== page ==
|2015-04-12||Route: Northwest Ridge
Info: Began from trailhead at 5:00 a.m. Snow pack was hard through the tree line. Only used micro spikes for the ascent. We weren‘t sure if we were on the specific winter route but followed some tracks that turned up towards the ridge a little bit before the standard summer route came out of the trees. Made summit at 11:00 a.m. Snow shoes were very helpful once we made it back to tree line. Summer route may have been safe. Some potential avy chutes but I don‘t think there was enough snow to be of concern. Not an avy expert so we still stuck with the winter route.
|2015-04-11||Route: Northwest Ridge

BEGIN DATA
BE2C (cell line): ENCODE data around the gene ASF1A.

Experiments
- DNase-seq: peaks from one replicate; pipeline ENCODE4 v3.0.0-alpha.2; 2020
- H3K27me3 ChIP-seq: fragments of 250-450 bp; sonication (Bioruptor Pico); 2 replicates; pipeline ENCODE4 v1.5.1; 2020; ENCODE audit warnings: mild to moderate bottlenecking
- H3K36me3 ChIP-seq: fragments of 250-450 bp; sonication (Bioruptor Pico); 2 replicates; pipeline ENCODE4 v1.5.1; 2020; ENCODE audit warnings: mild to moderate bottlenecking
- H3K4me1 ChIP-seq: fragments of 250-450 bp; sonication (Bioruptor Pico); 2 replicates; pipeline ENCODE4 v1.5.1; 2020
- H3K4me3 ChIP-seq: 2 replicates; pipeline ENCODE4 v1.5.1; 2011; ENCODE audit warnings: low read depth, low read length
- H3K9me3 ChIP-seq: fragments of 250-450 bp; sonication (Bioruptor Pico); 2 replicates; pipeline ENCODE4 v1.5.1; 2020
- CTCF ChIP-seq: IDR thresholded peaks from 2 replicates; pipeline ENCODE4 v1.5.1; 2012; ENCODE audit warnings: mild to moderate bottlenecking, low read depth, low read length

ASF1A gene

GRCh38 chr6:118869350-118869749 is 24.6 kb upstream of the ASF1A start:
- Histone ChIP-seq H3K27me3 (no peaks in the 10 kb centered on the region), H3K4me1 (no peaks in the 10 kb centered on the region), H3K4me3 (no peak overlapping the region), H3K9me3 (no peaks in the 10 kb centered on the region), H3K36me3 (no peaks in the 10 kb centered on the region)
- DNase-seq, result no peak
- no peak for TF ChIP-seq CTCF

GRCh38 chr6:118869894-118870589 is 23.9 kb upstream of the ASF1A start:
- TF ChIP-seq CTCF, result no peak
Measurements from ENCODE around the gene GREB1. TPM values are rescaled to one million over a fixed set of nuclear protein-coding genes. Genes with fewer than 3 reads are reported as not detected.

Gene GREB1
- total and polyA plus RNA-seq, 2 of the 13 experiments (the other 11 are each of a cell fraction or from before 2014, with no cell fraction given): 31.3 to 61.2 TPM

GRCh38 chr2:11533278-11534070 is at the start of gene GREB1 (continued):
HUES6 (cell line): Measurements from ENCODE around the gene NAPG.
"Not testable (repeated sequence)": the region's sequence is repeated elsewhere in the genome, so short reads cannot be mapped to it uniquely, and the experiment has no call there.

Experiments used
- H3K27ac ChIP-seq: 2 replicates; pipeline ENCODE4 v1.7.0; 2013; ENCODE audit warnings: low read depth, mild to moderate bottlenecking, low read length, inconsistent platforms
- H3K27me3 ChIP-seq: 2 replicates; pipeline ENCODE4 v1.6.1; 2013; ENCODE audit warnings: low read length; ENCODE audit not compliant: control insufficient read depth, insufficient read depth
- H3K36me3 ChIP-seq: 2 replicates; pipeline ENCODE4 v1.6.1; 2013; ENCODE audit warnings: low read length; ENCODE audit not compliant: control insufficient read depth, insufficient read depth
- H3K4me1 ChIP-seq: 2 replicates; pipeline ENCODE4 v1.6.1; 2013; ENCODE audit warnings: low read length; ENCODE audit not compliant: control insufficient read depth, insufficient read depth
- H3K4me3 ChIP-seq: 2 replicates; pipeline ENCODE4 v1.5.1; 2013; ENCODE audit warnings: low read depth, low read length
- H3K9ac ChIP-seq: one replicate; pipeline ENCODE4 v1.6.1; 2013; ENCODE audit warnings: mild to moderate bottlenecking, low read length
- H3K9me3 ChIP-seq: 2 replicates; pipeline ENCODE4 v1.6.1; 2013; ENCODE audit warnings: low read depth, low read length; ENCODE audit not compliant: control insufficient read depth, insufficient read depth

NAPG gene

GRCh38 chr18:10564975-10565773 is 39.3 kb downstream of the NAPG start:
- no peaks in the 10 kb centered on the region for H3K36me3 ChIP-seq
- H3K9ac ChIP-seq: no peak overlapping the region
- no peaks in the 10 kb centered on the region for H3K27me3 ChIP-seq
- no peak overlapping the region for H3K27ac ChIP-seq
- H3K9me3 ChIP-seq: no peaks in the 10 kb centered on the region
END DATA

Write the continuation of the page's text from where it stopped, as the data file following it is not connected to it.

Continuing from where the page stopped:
Info: Ascended the winter route to the NW ridge, nicely packed trail to treeline (hard pack in the AM), then just followed the ridge. Lots of snow on the ridge, mostly packed and no need for flotation any of the time, we carried our skis from the car to the summit. Skied the NW ridge to the West side of the North face. Snow was a mix of wind blown powder and wind packed crust. Conditions were still more winter like, no corn up high, but things are melting fast down low. Below treeline snow was very sloppy in the afternoon, but staying in the packed track made for minimal postholing. If one climbs/descends in the AM you can probably get away with trail runners, microspikes and an axe (for some of the more exposed sections).